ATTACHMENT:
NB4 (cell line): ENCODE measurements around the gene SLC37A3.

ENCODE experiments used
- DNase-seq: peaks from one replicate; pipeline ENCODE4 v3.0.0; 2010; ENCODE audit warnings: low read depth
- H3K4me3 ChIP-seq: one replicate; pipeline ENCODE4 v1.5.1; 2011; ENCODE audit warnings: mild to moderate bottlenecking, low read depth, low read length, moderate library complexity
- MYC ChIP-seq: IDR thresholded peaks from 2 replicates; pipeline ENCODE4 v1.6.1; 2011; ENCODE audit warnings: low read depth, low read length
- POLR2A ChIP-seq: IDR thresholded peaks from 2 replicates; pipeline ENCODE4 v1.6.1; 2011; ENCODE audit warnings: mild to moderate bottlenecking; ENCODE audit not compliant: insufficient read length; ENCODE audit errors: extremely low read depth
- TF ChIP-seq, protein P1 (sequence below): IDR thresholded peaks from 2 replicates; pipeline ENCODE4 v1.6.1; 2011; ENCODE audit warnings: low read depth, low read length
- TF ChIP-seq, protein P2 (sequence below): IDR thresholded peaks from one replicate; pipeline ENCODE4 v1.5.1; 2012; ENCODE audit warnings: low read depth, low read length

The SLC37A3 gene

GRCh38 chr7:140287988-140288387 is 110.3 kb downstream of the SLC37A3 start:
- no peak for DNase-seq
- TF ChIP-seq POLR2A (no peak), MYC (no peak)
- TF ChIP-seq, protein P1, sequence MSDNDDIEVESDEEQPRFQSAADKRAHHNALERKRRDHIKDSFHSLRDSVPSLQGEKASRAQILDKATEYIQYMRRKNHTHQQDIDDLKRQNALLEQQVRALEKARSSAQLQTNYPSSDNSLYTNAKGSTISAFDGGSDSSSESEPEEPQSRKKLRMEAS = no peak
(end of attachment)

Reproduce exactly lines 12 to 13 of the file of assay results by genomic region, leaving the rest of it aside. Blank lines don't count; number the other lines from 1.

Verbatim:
- TF ChIP-seq POLR2A (no peak), MYC (no peak)
- TF ChIP-seq, protein P1, sequence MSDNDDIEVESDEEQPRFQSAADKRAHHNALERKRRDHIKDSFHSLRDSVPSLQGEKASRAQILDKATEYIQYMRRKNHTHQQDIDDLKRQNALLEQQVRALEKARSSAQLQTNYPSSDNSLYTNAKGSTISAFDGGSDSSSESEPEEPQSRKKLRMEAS = no peak